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Article: Expiratory neural activities in gasping induced by pharyngeal stimulation and hypoxia

TitleExpiratory neural activities in gasping induced by pharyngeal stimulation and hypoxia
Authors
Issue Date1995
PublisherElsevier BV. The Journal's web site is located at http://www.elsevier.com/locate/resphysiol
Citation
Respiration Physiology, 1995, v. 100 n. 2, p. 119-127 How to Cite?
AbstractThe purpose was to characterize expiratory neural activities in gasping elicited during the aspiration reflex (AR) in hyperoxia and during hypoxia-induced gasping. In decerebrate, vagotomized and paralyzed cats, we recorded activities of inspiratory and expiratory cranial and spinal nerves. The AR was elicited by touching the epipharyngeal mucosa. In eupnea, spinal expiratory activities were greatly decreased during AR whereas laryngeal expiratory activities were increased. In hypoxia-induced gasping, both the laryngeal and spinal expiratory activities were reduced. All of the inspiratory activities were increased during both gasping and the AR. In addition, neural activities were below control levels following AR; activities gradually recovered to control levels. We conclude that spinal expiratory activities are inhibited during the AR and gasping. Results are consistent with the concept that medullary mechanisms for gasping are recruited by mechanical stimulation of the epipharynx. In hypoxia-induced gasping, the hypoxia, per se, causes a separate suppression of laryngeal expiratory activities.
Persistent Identifierhttp://hdl.handle.net/10722/171615
ISSN
2001 Impact Factor: 2.197
ISI Accession Number ID

 

DC FieldValueLanguage
dc.contributor.authorFung, MLen_US
dc.contributor.authorSt John, WMen_US
dc.date.accessioned2012-10-30T06:15:58Z-
dc.date.available2012-10-30T06:15:58Z-
dc.date.issued1995en_US
dc.identifier.citationRespiration Physiology, 1995, v. 100 n. 2, p. 119-127en_US
dc.identifier.issn0034-5687en_US
dc.identifier.urihttp://hdl.handle.net/10722/171615-
dc.description.abstractThe purpose was to characterize expiratory neural activities in gasping elicited during the aspiration reflex (AR) in hyperoxia and during hypoxia-induced gasping. In decerebrate, vagotomized and paralyzed cats, we recorded activities of inspiratory and expiratory cranial and spinal nerves. The AR was elicited by touching the epipharyngeal mucosa. In eupnea, spinal expiratory activities were greatly decreased during AR whereas laryngeal expiratory activities were increased. In hypoxia-induced gasping, both the laryngeal and spinal expiratory activities were reduced. All of the inspiratory activities were increased during both gasping and the AR. In addition, neural activities were below control levels following AR; activities gradually recovered to control levels. We conclude that spinal expiratory activities are inhibited during the AR and gasping. Results are consistent with the concept that medullary mechanisms for gasping are recruited by mechanical stimulation of the epipharynx. In hypoxia-induced gasping, the hypoxia, per se, causes a separate suppression of laryngeal expiratory activities.en_US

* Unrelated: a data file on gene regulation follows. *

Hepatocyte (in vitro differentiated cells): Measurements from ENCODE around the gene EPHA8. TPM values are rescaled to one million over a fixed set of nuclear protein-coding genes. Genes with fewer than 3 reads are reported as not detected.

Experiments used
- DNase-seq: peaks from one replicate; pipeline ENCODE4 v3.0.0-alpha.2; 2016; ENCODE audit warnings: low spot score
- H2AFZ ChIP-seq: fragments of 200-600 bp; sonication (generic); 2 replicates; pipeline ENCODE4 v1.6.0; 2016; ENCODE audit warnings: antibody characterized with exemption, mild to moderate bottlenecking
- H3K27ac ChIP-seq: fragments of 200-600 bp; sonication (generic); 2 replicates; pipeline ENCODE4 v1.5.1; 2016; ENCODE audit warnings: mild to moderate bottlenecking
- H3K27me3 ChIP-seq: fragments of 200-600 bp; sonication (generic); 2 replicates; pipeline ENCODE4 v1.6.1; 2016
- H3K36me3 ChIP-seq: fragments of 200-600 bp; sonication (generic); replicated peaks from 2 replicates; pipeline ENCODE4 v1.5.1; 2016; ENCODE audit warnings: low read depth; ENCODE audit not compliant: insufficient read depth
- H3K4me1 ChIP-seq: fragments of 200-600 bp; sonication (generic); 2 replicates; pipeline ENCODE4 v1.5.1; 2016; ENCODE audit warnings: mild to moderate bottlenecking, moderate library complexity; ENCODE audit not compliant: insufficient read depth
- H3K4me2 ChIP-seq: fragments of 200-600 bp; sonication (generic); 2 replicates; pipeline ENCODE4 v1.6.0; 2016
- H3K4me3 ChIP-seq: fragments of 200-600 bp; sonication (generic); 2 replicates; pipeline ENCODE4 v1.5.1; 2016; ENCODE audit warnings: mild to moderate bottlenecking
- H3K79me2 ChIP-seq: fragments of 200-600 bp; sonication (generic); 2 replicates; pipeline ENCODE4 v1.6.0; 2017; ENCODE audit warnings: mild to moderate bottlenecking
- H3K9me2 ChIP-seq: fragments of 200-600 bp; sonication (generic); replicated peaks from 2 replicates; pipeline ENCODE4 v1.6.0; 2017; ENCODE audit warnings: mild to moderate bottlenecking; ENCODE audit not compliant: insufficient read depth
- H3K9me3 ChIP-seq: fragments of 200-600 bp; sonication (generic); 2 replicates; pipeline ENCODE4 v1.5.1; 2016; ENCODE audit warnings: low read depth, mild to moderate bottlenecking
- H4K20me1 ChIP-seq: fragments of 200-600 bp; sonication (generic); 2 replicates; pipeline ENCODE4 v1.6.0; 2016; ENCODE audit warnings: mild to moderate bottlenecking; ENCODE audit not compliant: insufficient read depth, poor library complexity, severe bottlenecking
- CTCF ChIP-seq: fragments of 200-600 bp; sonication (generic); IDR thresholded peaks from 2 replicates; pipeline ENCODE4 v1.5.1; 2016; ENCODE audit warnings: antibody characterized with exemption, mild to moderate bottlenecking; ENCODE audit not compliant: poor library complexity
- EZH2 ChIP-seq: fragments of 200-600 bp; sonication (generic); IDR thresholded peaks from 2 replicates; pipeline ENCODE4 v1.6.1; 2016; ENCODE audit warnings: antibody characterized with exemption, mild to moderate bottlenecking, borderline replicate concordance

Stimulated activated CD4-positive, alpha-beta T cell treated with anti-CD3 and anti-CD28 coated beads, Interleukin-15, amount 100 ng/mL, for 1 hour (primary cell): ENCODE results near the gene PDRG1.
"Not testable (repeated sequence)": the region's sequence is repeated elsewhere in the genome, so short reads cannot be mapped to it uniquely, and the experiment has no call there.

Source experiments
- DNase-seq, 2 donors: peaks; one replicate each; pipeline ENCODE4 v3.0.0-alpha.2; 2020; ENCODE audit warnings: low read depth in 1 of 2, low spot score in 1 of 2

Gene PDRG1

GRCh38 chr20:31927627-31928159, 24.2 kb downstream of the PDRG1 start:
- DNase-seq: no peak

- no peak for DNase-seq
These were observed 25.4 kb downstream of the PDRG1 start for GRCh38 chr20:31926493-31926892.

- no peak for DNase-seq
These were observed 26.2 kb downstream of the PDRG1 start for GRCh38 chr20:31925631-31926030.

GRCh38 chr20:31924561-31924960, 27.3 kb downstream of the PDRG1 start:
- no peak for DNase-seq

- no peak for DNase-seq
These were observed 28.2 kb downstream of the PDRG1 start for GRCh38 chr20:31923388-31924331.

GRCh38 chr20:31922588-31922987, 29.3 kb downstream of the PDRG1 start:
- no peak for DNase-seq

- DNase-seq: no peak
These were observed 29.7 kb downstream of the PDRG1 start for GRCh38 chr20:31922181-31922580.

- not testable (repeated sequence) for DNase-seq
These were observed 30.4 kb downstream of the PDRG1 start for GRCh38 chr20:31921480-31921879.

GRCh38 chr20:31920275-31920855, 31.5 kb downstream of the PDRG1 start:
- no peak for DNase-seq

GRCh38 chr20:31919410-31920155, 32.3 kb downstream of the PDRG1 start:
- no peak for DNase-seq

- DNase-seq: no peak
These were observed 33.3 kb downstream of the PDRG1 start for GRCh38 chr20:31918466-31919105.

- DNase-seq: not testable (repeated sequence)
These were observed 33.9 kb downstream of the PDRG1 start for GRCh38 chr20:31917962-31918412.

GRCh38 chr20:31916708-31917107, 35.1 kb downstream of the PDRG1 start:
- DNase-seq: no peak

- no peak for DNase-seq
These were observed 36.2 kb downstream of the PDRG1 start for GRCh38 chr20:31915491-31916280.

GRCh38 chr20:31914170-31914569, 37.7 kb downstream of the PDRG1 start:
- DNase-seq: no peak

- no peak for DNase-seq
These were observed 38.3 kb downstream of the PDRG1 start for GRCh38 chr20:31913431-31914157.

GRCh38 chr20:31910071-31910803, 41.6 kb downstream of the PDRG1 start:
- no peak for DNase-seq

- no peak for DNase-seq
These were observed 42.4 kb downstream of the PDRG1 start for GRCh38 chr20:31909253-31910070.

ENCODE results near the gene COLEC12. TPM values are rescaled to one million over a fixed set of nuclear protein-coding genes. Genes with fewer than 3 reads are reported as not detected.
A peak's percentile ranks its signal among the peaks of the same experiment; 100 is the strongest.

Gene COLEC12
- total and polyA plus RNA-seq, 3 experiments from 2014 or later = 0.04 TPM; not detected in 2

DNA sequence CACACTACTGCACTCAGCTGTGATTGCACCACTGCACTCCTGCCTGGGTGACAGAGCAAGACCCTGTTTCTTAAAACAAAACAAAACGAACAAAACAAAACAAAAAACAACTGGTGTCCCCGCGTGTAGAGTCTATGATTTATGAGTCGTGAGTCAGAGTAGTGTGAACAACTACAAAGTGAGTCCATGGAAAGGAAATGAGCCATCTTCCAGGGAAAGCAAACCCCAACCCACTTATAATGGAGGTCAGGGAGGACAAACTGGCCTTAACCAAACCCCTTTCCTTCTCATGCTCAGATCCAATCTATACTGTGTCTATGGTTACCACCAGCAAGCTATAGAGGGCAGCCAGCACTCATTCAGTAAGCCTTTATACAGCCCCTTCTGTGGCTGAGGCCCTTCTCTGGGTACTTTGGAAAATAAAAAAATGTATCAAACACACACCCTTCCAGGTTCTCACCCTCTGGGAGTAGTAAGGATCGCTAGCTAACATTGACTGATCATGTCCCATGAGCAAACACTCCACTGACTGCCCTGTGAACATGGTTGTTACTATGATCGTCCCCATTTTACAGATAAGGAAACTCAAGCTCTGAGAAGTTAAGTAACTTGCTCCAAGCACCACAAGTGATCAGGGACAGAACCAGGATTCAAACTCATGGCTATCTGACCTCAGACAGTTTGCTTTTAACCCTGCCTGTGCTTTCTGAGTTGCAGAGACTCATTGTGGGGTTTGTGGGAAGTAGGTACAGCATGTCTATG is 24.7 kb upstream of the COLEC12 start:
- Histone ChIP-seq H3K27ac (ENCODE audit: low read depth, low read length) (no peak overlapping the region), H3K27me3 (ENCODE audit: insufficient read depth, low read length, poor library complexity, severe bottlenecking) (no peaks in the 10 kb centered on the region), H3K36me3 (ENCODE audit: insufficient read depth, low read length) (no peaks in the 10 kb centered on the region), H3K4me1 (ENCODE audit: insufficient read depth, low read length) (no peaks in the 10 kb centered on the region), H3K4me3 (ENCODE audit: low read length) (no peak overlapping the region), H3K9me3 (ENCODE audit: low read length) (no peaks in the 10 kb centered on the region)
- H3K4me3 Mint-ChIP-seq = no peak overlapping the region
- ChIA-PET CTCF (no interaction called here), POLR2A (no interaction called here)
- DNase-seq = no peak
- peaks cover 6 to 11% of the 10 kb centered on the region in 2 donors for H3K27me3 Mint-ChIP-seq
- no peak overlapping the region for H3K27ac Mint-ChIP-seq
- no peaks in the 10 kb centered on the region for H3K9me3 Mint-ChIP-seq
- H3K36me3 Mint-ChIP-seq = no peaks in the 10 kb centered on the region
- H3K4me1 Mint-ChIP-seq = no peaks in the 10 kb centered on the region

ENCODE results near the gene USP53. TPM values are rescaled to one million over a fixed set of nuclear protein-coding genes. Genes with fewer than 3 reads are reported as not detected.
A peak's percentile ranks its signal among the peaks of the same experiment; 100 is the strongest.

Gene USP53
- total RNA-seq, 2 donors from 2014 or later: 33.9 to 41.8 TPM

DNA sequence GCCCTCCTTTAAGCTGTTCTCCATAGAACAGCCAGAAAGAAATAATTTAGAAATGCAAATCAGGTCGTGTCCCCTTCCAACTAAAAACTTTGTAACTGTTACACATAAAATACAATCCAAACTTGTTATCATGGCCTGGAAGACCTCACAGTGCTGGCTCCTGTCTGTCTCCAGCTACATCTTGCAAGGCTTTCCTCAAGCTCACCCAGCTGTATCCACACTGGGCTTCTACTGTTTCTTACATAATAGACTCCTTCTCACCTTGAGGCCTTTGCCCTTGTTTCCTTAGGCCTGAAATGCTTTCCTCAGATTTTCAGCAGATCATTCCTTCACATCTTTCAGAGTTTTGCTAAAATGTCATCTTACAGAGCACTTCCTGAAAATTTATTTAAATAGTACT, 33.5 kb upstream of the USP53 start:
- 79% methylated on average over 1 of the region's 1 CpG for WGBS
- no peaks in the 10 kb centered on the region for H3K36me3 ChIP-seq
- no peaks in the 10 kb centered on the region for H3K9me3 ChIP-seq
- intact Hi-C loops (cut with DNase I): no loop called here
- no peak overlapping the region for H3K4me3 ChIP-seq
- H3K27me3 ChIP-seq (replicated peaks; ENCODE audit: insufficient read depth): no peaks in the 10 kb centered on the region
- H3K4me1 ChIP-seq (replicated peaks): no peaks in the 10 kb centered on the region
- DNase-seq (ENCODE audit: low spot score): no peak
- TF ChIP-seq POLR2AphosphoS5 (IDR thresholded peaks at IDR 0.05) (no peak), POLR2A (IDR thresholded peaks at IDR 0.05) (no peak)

dc.languageengen_US
dc.publisherElsevier BV. The Journal's web site is located at http://www.elsevier.com/locate/resphysiolen_US
dc.relation.ispartofRespiration Physiologyen_US
dc.subject.meshAnimalsen_US
dc.subject.meshAnoxia - Physiopathologyen_US
dc.subject.meshBrain Stem - Cytology - Physiologyen_US
dc.subject.meshCatsen_US
dc.subject.meshFemaleen_US
dc.subject.meshInhalationen_US
dc.subject.meshMaleen_US
dc.subject.meshNeurons - Physiologyen_US
dc.subject.meshPharynx - Innervation - Physiologyen_US
dc.subject.meshPhysical Stimulationen_US
dc.subject.meshReflex - Physiologyen_US
dc.subject.meshRespiration - Physiologyen_US
dc.subject.meshRespiratory Center - Physiologyen_US
dc.titleExpiratory neural activities in gasping induced by pharyngeal stimulation and hypoxiaen_US
dc.typeArticleen_US
dc.identifier.emailFung, ML:fungml@hkucc.hku.hken_US
dc.identifier.authorityFung, ML=rp00433en_US
dc.description.naturelink_to_subscribed_fulltexten_US
dc.identifier.doi10.1016/0034-5687(94)00128-Men_US
dc.identifier.pmid7624613-
dc.identifier.scopuseid_2-s2.0-0028934049en_US
dc.identifier.volume100en_US
dc.identifier.issue2en_US
dc.identifier.spage119en_US
dc.identifier.epage127en_US
dc.identifier.isiWOS:A1995QX99700003-
dc.publisher.placeNetherlandsen_US
dc.identifier.scopusauthoridFung, ML=7101955092en_US
dc.identifier.scopusauthoridSt John, WM=36831054200en_US

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